What Might Constitute a Fraud

Fraud

The benefit system relies on the honesty of our customers and despite a minority, most people can be found within this category. Bassetlaw District Council has an Investigation Unit to deter or stop them from entering the system, or to identify any benefit payments that are being made to people who should not be receiving them.

The Unit is made up of specially trained staff that investigates any suspected or alleged cases of fraud regarding Housing benefit or Council Tax Benefit. They work closely with the Department of Work and Pensions (DWP) involving cases or fraud with other state benefits such as Income Support, Jobseekers Allowance, Incapacity Benefit and Guarantee Pension Credit. The following might constitute a fraud...

  • Housing Benefit/Council Tax Benefit fraud
    Working and claiming fraud usually involves claimants who are in receipt of Housing Benefit/Council Tax Benefit on the basis of entitlement to Job Seekers Allowance/Income Support, but who are in fact working. Or maybe, they have not told us the true extent of their work or wages.
  • Non-disclosure of property/capital
    This fraud is where a claimant fails to declare either savings/capital or the ownership of another property/land elsewhere (for which they may be receiving rent or may have recently Sold).
  • Non-disclosure of income
    This is where the claimant fails to declare all of their income, knowing or intending that non-declaration will increase their benefit award.
  • Non-disclosure of partner (living together as husband and wife)
    This fraud usually involves a claimant on Benefit who fails to declare the presence of a partner who maybe working or not, knowing or intending that this would affect their entitlement.
  • Non-declaration of non-dependants and/or sub-tenants
    It is fraudulent if a claimant fails to declare the presence of other adults living in the property, in order to preserve or increase entitlement to benefit.
  • False claims by homeowners
    This is where the owner of a property falsely states that he or she is paying rent to occupy what is, in fact, his or her own property, usually inventing a fictitious landlord to do so.
  • Failing to declare change of address
    Where a claimant fails to declare that he/she has moved, but continues to accept payments of Housing Benefit for their previous address, they are committing a fraud.
  • False address fraud
    This fraud may occur where a person is claiming for an address at which he or she is not in fact living. This type of offence may occur with the collusion of the landlord or other tenants.
  • Landlord fraud
    This is where a landlord continues to receive benefit paid directly to him/her for a period after which he/she is aware that the claimant has vacated the premises. Where the landlord has access to more than one property, there is the potential to move tenants around without informing the Local Authority.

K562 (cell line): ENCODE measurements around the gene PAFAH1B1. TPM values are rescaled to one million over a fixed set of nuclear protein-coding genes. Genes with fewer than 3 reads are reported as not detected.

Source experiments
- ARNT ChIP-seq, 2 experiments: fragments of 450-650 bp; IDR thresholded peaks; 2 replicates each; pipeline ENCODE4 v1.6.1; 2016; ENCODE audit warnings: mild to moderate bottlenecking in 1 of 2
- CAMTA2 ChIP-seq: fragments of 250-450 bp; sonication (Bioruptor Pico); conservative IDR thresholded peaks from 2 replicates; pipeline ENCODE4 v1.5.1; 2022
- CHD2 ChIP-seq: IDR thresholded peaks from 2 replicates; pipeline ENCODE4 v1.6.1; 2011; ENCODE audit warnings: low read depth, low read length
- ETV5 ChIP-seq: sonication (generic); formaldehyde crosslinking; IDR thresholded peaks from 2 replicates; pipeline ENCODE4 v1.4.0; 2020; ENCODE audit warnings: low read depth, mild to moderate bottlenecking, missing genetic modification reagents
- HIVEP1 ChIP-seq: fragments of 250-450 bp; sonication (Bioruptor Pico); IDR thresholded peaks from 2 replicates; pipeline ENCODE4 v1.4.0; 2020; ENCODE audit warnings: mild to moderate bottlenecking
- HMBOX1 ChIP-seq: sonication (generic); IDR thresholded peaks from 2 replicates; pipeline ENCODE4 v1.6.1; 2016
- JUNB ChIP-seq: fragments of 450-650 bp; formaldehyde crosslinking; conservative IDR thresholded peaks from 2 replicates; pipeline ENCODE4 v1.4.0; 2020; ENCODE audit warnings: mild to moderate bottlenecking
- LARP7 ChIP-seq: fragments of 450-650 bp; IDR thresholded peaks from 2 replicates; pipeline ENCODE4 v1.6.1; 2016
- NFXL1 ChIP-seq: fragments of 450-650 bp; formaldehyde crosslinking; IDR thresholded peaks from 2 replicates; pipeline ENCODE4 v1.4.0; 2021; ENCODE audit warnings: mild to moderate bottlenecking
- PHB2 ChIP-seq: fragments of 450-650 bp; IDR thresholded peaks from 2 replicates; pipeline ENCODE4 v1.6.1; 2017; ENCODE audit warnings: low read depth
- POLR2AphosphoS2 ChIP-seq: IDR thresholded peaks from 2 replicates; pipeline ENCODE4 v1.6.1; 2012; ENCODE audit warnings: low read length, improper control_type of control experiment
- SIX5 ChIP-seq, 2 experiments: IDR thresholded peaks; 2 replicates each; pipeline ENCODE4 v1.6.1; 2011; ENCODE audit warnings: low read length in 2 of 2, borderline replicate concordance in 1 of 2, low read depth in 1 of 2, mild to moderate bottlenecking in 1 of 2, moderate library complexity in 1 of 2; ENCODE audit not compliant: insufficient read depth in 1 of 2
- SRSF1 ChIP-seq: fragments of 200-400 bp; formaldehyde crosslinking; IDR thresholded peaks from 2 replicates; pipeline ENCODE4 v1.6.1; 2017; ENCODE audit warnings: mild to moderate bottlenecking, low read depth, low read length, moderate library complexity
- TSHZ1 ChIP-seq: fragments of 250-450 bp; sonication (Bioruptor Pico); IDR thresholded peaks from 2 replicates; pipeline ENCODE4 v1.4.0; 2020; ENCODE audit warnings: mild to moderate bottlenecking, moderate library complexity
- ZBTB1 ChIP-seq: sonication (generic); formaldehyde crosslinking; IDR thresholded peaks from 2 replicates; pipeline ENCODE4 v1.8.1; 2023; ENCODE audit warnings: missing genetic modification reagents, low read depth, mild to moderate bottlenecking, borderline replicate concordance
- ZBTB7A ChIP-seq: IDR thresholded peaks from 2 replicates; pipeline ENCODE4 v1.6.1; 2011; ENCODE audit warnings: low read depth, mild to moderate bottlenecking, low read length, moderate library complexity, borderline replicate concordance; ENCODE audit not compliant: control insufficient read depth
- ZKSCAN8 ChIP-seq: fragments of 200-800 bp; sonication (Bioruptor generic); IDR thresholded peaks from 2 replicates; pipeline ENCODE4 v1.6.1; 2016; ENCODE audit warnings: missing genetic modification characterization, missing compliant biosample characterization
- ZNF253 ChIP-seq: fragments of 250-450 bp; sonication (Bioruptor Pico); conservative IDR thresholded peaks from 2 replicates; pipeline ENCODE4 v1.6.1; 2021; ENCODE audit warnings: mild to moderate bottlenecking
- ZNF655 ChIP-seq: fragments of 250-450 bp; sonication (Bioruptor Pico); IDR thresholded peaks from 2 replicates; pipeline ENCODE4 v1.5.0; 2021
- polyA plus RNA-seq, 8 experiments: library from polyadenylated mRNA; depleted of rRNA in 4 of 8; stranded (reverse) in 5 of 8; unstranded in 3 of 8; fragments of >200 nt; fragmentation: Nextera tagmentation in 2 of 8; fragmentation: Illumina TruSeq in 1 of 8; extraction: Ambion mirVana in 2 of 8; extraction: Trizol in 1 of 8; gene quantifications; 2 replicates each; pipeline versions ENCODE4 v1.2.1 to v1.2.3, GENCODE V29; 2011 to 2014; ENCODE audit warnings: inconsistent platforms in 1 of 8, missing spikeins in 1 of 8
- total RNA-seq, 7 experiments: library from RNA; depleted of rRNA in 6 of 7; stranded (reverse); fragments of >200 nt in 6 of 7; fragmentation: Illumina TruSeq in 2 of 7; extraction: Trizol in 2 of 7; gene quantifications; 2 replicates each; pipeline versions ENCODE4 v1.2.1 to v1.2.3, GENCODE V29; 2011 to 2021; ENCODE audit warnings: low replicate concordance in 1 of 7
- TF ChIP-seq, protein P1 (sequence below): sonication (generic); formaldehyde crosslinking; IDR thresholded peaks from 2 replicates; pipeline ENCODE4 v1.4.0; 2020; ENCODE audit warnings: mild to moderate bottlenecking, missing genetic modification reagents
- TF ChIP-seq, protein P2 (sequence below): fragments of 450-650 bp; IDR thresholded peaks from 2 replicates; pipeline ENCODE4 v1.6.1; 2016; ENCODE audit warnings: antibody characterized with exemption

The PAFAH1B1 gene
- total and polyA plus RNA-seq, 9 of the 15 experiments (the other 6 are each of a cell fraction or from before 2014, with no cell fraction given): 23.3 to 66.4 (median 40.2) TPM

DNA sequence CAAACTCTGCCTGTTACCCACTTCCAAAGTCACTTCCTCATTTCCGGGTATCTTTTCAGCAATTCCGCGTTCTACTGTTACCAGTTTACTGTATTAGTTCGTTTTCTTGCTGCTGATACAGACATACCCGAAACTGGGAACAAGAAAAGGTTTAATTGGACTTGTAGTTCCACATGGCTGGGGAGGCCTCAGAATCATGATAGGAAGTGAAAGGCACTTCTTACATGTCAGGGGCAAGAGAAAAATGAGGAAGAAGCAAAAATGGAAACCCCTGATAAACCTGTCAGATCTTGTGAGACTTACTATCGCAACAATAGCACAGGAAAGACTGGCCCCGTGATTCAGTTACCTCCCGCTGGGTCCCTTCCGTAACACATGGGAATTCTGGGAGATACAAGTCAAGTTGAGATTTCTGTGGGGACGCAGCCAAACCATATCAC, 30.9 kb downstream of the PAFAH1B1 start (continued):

The Legal framework

The Social Security Administration (Fraud) Act 1992 places a statutory obligation upon Local Authorities to investigate and detect all allegations of fraud within the Council Tax and Housing Benefit System. Benefit Fraud Investigators must work within the law examples of which are:

  • The Police and Criminal evidence Act 1984 (PACE)
  • The Criminal Procedure and Investigations Act 1996 (CPIA)
  • The Regulation of Investigatory Powers Act 2000 (RIPA)
  • The Human Rights Act 1998
  • Data Protection 1998
  • Social Security Administration (Fraud) Act 1997
  • Social Security Fraud Act 2001
  • The Theft (Amendment) Act 1996
  • The Fraud Act 2006

Sanctions

There are a number of sanctions available to impose on a claimant who has committed a benefit offence.

  • Recovery Action
    In some cases an investigation may uncover an overpayment but it is not appropriate to take criminal action, however the overpayment will be recovered in full.
  • Administrative Penalty
    This is offered as an alternative to prosecution in cases where an investigation has been undertaken and the Council believes that sufficient evidence has been gathered to suggest an offence has been committed. The overpayment in addition to a fine, valued at 30% of the recoverable overpayment, must be repaid to the Council. In accepting the penalty the suspect is not admitting that he or she has committed an offence but if they refuse the Administration Penalty, they may be prosecuted.
  • Local Authority Caution
    These are similar to a Police caution and can also be offered as an alternative to prosecution. Before a caution can be issued the suspect must have been 'interviewed under caution' and he or she must have admitted that he or she has committed an offence. The Local Authority Caution does not give the suspect a criminal record but it can be cited in Court should (s)he be subsequently convicted of a Benefit Offence.
  • Prosecution
    In cases where serious benefit fraud is suspected, Bassetlaw District Council will consider prosecution. These cases are normally heard in a Magistrate's Court but the more serious cases may be dealt with in a Crown Court.

Rights and Powers of the Investigator

Designated and properly trained investigators can seek information from contractors and the self employed under the Social Security Administration Act 1992, Section 110A and 109B & C. The Benefit Fraud Code of Practice sets out our rights and Powers as Investigators and the procedures we must follow.

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